This is a short guide to training your puppy to stop chewing your furniture and to play-bite appropriately. This will give your puppy a good grounding in canine manners which will help prevent him becoming an adult dog that bites or a dog that is destructive in the house when left alone.

Bite Inhibition

The first thing to teach your puppy is bite inhibition. This is the process where you show your puppy that it is advantageous for him to play-bite or mouth softly. Puppies have weak jaws and exceptionally sharp teeth and they always use biting and mouthing as a way of playing with each other, with adult dogs and with humans. If a litter of puppies are playing together, there will be a loud yelp and a halt to the play if one of the puppies bites too hard. Once the puppy is away from his littermates, you must continue this instruction so he learns what is correct behavior. The way to do this is to play with him every day for a minimum of four weeks (little and often is always best in puppy training), allowing him to play-bite until he nips too hard. You must say “ouch” straight away, loudly enough to stop and startle the puppy, then turn away and stop playing for a couple of minutes. Resume play, only stopping when he nips to hard again and repeat the procedure. He will soon learn what he needs to do to keep the game going. When you want to stop playing, even when he is being gentle, praise him and give him a little treat so he knows that he has been good and is not being punished. As your puppy matures you will need to make the rules of the more strict. After four weeks of the above method, switch to say “ouch” every time his teeth make contact with your skin. Ignore him for several minutes, then start again, thus encouraging him to have a “soft mouth” when playing.


Chewing is a common problem with dogs that are left alone in the house or car, and a lot of damage can be done in just a few short minutes. Training your puppy or dog to chew on appropriate objects is very often a successful way of avoiding a lot of damage of treasured items around the home. You must also train yourself and your family to put away precious items and not leave things out in accessible places. This will help your dog to learn that there is usually nothing of interest on the table or the kitchen counters and he will learn not to look or search there. You can only scold your dog for chewing something if you catch him in the act. If you arrive home to find some damage, scolding him will only increase his anxiety next time you are out and he anticipates your angry return. He will not be able to make a link between his previous behavior (which has already forgotten) and your scolding. If you do catch him chewing something he shouldn’t, shout “off” and give him an appropriate toy or chew. Provide him with plenty of these and praise him whenever he chews them. Do not give him old shoes to play with as he cannot distinguish which is old and which is new and precious. A rubber kong is great, especially when stuffed with kibble or some other tasty treats, and raw hide chews from the pet shop are also ideal. Be sure to inspect the chews and toys regularly and make sure there are no small pieces that your dog could choke on.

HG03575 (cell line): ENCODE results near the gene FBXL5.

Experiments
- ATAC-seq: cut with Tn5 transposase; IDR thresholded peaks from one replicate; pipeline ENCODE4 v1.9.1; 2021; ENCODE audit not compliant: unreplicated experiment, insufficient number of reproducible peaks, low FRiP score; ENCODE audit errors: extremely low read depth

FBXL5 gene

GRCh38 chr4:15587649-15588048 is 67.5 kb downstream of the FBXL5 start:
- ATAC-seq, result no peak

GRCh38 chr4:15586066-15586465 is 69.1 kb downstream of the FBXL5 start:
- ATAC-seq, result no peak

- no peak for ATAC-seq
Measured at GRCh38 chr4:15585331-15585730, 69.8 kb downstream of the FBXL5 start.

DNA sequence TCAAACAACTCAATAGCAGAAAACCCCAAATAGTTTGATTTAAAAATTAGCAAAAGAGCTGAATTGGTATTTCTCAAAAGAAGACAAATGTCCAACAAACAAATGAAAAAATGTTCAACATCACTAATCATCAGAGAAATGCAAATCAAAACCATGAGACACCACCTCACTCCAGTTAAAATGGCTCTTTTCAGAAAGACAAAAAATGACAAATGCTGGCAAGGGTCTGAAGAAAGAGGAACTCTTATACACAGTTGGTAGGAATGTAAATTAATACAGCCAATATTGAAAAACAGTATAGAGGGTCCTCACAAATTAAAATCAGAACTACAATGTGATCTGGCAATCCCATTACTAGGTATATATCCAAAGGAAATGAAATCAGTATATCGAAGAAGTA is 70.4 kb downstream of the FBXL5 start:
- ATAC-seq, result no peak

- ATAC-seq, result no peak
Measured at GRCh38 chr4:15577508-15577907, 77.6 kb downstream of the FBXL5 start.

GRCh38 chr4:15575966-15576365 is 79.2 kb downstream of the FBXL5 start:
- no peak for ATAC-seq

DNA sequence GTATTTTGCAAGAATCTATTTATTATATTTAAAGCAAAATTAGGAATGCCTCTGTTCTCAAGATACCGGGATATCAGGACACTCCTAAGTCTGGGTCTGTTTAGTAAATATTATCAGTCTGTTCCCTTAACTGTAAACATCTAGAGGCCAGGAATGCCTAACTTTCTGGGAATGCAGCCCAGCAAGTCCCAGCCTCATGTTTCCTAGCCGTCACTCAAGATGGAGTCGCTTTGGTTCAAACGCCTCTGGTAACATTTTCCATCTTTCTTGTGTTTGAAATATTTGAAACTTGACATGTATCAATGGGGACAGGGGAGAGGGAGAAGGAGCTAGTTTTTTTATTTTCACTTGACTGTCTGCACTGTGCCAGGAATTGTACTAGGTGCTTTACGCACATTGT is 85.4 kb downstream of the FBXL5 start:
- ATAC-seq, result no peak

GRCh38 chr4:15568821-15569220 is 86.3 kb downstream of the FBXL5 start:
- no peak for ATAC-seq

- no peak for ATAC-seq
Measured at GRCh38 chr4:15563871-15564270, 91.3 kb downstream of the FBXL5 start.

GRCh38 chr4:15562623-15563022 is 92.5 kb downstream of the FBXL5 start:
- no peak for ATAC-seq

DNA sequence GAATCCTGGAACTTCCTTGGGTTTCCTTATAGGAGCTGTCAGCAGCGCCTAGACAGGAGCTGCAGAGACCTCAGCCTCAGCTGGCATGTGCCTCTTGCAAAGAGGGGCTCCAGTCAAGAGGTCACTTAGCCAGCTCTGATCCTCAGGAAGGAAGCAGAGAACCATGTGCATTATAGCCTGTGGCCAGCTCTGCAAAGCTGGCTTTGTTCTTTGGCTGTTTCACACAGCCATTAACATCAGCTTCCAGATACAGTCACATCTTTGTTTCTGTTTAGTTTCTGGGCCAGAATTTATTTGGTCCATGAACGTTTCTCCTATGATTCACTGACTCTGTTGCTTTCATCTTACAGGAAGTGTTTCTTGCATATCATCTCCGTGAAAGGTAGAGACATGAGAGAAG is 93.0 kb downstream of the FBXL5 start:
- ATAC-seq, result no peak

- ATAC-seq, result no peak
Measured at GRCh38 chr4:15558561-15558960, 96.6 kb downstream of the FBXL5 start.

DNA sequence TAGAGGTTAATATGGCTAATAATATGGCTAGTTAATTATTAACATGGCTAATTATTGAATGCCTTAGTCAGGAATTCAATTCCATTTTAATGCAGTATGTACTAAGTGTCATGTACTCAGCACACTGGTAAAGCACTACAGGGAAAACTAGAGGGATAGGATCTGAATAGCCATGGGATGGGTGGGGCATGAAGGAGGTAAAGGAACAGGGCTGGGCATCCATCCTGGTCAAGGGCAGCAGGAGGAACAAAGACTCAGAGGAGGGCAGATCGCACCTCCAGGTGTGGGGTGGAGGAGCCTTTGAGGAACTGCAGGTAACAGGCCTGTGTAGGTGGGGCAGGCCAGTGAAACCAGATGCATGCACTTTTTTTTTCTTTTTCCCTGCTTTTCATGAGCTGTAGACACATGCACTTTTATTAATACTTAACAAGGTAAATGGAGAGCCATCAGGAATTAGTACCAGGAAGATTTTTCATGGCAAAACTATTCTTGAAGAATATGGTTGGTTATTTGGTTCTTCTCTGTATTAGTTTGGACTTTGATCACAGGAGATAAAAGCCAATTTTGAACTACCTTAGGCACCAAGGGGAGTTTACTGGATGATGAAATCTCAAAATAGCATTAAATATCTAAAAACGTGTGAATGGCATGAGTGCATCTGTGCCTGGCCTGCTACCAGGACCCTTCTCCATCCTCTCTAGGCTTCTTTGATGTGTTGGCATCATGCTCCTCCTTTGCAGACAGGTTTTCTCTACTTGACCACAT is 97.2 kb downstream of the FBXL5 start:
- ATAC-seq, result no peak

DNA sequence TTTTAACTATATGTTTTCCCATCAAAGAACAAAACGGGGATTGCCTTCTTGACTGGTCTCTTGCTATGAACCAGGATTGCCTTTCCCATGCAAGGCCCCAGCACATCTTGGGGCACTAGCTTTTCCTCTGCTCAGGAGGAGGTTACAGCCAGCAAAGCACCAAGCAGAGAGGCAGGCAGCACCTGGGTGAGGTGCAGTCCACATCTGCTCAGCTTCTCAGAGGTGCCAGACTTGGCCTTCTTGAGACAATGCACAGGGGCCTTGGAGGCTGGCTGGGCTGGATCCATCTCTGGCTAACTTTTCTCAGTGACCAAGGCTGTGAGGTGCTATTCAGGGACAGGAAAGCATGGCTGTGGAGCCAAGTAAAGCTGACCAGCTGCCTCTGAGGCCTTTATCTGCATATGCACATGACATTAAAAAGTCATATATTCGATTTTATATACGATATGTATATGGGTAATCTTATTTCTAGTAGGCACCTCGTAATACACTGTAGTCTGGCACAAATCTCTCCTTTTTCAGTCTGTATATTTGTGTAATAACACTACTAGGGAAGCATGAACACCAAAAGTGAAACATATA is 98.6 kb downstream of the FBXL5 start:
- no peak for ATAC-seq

You may also wish to protect your furniture with a special bitter-tasting spray from the pet shop which discourages chewing. Until he truly understands chewing rules, never leave him alone with access to inappropriate chewables.

If chewing and destructive behavior continue to be a problem, you may find it helpful to read my article on separation anxiety as this often plays a role in these types of issues.